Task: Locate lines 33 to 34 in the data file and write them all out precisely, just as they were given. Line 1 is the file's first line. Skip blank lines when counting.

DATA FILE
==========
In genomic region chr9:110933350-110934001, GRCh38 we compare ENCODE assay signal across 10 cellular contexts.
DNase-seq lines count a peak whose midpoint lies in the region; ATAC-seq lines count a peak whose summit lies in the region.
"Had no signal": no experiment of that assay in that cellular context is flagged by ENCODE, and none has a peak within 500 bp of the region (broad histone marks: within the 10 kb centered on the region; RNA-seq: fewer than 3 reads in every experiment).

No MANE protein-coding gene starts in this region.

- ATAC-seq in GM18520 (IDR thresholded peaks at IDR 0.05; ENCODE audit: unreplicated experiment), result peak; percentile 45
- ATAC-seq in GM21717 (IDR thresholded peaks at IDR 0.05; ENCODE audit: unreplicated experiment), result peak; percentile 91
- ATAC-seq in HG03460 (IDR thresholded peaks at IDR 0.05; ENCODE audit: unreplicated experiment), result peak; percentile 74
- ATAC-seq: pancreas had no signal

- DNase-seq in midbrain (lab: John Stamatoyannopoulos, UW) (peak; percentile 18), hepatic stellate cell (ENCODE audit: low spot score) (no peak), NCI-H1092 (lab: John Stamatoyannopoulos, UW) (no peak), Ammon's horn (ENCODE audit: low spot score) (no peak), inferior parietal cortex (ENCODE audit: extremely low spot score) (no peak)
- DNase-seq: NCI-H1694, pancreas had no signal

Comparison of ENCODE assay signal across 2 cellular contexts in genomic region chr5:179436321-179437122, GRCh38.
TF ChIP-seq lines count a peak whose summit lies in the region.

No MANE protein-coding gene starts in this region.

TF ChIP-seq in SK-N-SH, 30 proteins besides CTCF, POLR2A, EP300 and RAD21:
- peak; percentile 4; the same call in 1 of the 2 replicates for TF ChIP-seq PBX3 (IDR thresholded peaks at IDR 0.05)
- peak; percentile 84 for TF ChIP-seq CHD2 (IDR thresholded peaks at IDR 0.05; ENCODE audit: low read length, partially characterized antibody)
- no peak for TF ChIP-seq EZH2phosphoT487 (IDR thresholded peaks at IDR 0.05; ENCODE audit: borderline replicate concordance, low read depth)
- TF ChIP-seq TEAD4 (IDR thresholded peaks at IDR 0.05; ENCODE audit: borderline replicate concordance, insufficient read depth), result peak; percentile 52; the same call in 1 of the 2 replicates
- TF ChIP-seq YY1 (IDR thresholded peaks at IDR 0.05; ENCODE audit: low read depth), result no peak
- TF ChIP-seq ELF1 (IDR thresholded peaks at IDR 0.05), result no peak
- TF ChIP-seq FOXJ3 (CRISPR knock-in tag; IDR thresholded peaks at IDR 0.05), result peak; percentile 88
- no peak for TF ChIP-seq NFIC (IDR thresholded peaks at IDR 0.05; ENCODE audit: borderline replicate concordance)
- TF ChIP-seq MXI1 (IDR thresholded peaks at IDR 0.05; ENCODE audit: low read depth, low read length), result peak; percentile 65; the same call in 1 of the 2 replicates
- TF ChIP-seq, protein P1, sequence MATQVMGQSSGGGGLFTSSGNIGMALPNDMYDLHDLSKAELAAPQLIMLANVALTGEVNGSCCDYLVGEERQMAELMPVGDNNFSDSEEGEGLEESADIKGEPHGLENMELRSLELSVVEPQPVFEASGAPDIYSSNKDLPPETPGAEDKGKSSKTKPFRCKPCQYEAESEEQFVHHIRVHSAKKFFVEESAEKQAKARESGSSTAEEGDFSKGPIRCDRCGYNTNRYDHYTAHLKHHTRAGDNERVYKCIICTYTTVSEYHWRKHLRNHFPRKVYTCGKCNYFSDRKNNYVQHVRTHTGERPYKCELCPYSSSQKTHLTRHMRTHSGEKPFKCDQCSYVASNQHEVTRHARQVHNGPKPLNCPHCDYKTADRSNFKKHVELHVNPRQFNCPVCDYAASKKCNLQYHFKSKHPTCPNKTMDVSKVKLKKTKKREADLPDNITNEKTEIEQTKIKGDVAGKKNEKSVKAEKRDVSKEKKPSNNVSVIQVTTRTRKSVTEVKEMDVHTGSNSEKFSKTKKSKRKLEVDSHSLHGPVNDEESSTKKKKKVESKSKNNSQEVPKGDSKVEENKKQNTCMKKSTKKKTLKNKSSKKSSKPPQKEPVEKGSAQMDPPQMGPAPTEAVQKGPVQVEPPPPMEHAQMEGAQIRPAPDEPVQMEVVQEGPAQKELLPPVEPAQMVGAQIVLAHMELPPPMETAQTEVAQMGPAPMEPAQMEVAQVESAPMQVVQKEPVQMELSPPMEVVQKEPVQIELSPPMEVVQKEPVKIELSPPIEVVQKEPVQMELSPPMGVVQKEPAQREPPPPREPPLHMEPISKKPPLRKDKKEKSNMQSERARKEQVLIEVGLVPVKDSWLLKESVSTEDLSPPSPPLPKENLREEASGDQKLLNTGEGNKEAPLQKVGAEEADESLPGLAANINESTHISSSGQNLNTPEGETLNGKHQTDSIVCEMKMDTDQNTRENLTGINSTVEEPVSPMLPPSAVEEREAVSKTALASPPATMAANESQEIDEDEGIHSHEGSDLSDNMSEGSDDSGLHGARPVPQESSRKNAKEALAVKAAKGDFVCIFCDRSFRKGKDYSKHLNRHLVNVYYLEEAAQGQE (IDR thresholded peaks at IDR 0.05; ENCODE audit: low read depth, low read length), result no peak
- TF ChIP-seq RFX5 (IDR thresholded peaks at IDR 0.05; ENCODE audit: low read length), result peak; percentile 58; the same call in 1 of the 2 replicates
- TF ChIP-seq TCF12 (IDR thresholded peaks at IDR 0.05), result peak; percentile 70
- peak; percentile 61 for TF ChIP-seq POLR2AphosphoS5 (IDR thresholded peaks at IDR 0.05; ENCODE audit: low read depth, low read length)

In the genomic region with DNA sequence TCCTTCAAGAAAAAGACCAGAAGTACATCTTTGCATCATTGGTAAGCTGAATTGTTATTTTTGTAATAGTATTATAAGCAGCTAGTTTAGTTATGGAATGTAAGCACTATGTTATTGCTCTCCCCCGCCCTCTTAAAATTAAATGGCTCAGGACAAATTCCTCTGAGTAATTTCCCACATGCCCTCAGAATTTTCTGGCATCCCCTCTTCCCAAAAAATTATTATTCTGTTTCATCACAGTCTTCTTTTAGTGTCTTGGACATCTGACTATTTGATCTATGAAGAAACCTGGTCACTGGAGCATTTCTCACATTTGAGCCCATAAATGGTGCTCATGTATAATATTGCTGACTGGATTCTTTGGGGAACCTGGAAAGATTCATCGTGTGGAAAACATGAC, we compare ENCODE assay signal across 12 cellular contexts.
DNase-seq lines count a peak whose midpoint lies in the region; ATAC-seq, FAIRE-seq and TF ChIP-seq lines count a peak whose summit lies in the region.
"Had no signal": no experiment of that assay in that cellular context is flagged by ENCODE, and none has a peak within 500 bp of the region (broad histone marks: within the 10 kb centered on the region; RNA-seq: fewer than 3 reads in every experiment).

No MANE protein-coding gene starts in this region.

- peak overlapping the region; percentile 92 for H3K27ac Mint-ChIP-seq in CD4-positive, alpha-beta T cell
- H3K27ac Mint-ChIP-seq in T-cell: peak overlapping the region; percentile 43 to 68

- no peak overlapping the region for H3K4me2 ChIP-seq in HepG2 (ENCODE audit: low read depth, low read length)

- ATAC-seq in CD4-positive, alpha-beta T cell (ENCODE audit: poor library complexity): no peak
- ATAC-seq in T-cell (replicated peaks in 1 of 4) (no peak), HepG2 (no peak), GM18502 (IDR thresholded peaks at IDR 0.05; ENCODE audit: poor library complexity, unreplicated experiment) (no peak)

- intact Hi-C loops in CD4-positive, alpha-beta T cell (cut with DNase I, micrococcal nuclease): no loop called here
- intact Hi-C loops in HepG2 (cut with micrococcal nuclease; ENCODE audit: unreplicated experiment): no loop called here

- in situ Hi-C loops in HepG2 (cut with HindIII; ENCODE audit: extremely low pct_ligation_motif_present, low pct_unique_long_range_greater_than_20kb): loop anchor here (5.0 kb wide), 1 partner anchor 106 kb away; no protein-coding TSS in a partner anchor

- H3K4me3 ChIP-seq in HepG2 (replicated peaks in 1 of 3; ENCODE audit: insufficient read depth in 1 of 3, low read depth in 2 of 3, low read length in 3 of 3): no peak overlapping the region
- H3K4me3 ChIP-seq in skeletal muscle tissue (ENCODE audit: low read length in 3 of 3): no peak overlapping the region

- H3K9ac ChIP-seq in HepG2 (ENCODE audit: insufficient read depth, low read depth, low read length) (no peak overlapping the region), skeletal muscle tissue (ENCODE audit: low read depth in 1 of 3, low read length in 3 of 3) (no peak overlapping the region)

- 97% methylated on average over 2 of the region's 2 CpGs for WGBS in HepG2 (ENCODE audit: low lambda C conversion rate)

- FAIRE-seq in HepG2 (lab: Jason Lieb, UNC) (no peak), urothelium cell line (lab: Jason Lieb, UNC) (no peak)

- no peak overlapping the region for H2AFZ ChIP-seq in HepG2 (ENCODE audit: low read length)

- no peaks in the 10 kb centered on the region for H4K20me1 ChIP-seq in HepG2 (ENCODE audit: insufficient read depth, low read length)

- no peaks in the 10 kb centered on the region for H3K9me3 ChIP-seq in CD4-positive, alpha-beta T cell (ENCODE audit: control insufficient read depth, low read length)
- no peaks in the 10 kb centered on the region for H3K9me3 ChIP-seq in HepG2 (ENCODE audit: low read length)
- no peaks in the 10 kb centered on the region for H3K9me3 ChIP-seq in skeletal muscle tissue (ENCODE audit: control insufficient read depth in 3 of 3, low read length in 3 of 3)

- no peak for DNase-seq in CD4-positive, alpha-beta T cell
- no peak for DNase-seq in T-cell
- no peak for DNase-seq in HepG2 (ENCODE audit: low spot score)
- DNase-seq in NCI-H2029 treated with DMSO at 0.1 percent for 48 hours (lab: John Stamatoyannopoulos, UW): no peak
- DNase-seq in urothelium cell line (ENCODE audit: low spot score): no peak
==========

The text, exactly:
- H3K27ac Mint-ChIP-seq in T-cell: peak overlapping the region; percentile 43 to 68

- no peak overlapping the region for H3K4me2 ChIP-seq in HepG2 (ENCODE audit: low read depth, low read length)